Folks, free-agent center fielder Brandon Nimmo is a popular man these days. It’s not a shocking development, though. After posting a 5.4-fWAR campaign with the Mets, he entered the open market as the clear-cut best option at his position.
There are plenty of teams not named the Mets who could also use Nimmo’s services in the outfield and at the top of the lineup. Teams like the Seattle Mariners, Colorado Rockies, and San Francisco Giants (if they don’t sign Aaron Judge) are just a few that have been connected to Nimmo. His market expanded this week when the Toronto Blue Jays traded Teoscar Hernandez to the Mariners.
With what’s looking like a robust market, agent Scott Boras will surely do what he can to create a bidding war to ultimately drive up his client’s price. We’ve seen some contract predictions from various outlets on Nimmo leading up to this point in free agency, too.
But according to ESPN’s Jeff Passan, that number is likely going to be higher. He recently appeared on the J.D. Bunkis Podcast on the Fan 590 this week and provided a comp for Nimmo (the below was transcribed by Andrew Stoeten of The Bat Flip):
I went into it thinking, OK, he’s going to get, like, $80 million. And then I was told, ‘No, no, no, no, it’s going to be nine figures.’ And I was like, $100 million? And he was like, ‘No, no, no, no, no. Keep going.” $125 million? ‘Nope.’ You know?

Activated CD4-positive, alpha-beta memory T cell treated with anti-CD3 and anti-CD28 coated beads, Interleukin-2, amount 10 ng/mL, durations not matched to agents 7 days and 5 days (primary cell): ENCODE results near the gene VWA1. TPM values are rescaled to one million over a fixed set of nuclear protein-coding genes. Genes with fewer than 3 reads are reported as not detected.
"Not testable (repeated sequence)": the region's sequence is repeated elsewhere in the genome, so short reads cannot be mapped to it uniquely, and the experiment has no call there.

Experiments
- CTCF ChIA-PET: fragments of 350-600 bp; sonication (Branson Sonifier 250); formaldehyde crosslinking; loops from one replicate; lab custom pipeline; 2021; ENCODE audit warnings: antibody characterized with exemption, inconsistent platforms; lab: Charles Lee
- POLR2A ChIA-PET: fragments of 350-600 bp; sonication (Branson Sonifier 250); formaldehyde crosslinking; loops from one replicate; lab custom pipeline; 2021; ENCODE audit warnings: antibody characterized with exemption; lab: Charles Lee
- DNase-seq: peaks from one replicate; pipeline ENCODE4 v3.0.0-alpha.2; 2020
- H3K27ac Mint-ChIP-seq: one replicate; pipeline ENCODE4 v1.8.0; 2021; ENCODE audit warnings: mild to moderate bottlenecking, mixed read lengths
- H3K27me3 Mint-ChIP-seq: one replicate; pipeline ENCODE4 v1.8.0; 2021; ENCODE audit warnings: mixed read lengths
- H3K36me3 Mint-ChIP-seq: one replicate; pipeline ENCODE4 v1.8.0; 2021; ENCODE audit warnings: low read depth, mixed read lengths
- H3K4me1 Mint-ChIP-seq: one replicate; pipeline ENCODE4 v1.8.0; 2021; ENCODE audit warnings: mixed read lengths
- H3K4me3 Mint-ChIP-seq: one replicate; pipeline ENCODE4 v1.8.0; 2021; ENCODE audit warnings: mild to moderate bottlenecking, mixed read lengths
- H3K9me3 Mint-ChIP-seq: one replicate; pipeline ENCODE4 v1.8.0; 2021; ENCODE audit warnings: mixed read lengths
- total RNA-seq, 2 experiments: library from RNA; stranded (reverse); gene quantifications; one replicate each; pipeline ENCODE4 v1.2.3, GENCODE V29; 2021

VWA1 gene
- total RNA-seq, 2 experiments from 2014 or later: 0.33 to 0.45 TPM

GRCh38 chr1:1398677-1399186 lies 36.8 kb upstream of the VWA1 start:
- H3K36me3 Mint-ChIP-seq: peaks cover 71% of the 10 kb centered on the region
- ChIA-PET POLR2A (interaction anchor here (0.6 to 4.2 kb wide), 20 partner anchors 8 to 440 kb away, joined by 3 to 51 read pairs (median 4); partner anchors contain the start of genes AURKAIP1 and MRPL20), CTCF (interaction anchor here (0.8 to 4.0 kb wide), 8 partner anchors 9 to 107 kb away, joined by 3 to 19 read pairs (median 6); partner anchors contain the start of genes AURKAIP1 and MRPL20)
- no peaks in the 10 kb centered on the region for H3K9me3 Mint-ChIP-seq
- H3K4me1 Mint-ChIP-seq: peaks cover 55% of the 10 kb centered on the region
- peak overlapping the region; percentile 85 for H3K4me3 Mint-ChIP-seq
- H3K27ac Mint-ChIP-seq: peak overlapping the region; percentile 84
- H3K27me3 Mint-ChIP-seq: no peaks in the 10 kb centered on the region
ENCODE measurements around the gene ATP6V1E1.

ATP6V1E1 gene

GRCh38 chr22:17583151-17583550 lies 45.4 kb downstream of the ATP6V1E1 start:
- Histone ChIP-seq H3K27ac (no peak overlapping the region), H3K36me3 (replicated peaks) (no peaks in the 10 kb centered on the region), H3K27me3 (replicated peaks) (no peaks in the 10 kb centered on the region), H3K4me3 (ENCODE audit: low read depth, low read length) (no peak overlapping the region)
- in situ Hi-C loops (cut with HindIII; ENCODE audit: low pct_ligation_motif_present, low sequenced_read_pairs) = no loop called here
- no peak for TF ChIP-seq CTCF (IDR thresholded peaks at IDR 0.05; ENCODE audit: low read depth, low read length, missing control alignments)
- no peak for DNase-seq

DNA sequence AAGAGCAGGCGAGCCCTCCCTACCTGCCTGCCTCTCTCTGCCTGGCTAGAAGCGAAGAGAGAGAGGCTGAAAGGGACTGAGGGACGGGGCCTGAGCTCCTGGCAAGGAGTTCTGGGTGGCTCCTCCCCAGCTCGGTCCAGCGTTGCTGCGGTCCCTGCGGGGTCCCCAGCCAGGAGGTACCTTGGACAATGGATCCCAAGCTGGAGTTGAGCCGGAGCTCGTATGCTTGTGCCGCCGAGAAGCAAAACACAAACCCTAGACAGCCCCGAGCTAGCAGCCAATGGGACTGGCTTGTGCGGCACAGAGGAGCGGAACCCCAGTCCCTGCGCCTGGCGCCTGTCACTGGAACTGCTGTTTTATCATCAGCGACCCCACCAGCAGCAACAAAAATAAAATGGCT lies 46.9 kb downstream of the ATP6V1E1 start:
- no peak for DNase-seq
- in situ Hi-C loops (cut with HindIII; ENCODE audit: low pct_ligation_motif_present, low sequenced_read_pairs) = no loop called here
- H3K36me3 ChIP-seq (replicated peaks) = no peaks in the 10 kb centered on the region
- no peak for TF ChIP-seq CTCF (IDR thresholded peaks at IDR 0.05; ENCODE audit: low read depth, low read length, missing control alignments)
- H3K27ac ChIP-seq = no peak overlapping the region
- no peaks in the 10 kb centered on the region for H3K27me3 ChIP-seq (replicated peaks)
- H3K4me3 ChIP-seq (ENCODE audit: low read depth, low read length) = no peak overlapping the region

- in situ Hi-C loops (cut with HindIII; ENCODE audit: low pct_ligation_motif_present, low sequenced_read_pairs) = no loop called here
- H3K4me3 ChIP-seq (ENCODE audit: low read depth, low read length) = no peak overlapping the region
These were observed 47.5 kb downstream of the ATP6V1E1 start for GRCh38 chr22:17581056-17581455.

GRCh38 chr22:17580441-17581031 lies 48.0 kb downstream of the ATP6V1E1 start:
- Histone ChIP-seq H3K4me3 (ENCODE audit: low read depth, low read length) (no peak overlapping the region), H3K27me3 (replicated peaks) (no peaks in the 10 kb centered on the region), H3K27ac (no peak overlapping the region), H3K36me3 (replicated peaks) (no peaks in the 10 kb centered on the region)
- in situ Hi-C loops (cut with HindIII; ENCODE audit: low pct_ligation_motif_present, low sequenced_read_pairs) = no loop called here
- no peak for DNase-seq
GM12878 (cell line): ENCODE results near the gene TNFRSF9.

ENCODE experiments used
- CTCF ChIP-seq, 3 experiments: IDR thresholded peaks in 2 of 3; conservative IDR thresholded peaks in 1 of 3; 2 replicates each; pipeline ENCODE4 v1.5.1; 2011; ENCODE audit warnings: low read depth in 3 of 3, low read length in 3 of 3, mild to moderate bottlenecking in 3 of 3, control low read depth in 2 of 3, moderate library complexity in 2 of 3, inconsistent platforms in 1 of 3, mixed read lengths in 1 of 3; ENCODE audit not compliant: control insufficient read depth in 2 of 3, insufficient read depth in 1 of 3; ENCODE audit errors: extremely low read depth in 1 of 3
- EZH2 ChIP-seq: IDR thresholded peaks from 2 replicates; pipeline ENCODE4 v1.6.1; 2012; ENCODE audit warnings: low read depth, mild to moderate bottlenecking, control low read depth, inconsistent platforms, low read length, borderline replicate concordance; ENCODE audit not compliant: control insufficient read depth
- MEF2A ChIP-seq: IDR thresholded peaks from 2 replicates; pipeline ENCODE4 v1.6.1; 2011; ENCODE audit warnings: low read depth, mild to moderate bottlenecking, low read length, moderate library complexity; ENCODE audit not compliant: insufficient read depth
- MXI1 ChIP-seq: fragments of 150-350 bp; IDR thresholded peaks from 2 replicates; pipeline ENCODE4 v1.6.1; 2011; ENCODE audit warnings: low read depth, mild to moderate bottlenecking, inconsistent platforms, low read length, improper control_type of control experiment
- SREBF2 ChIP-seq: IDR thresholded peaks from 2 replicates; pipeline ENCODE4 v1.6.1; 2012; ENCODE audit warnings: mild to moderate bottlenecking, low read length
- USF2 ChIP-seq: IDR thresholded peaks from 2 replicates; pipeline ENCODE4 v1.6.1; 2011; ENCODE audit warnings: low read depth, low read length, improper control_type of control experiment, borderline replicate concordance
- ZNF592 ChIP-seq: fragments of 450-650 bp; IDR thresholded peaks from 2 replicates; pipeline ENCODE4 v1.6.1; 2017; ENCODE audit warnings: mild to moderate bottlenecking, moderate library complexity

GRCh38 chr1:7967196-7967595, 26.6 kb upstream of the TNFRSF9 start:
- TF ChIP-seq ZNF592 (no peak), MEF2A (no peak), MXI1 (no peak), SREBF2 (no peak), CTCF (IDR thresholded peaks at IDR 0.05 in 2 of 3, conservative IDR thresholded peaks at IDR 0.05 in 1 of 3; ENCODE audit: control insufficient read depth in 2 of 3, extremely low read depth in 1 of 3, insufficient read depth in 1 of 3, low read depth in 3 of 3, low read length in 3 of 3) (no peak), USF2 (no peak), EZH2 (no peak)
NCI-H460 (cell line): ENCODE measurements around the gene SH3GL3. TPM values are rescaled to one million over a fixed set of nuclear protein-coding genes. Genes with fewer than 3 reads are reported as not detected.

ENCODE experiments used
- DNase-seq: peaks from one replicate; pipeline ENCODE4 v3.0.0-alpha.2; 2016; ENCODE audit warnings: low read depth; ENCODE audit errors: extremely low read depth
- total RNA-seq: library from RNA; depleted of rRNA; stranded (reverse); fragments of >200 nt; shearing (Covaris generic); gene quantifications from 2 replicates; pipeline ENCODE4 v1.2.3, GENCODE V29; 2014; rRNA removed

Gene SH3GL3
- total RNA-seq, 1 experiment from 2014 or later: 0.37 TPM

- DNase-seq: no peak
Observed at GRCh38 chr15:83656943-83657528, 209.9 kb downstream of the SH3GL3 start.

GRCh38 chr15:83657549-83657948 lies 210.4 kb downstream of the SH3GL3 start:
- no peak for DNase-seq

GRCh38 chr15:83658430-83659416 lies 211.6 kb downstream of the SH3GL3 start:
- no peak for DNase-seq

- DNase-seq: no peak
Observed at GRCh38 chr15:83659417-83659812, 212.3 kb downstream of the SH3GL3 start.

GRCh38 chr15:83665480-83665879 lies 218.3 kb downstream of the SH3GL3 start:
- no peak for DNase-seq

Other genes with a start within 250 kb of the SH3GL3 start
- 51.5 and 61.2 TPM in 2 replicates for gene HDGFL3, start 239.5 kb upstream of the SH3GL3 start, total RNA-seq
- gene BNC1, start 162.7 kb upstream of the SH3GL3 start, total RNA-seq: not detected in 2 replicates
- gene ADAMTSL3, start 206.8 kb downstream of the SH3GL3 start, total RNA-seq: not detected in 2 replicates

The Shin-Soo Choo deal, which was six years and $130 or so million, is the place where I’ve landed after talking to people, but it wouldn’t surprise me if it goes higher than that.
Given his set of skills, the lack of other free-agent outfielders like him, and the robust market that’s already forming, it’s not shocking to hear bidding will be starting at the above numbers. It’s also not shocking to hear it’s likely to go higher.
My thought is Boras is trying to get Nimmo’s next contract into Jacoby Ellsbury territory. In case you forgot what the Yankees paid the former Red Sox outfielder, it was a seven-year, $153 million deal ahead of the 2014 season.
How high is too high in the Mets’ pursuit of Nimmo, though? After all, he plays a physically demanding position along with being a top-of-the-order offensive contributor. He’ll also be 30 years old once Opening Day rolls around, so there are many things to consider here.
But when thinking about how important Nimmo has been to the Mets both in the field and in the batter’s box, I’ve always thought they’d be OK with overpaying to re-sign him. How much of an overpay would they be comfortable doing, though? If it goes far beyond the $150 million number, it might be time for New York to start thinking about alternatives.
The Mets can certainly afford whatever the numbers end up at for Nimmo, but they have to fill out a whole roster. As much as some may want New York to just toss money around like it’s nothing, there will be other considerations. They’ll throw it around when it’s deemed absolutely necessary, though.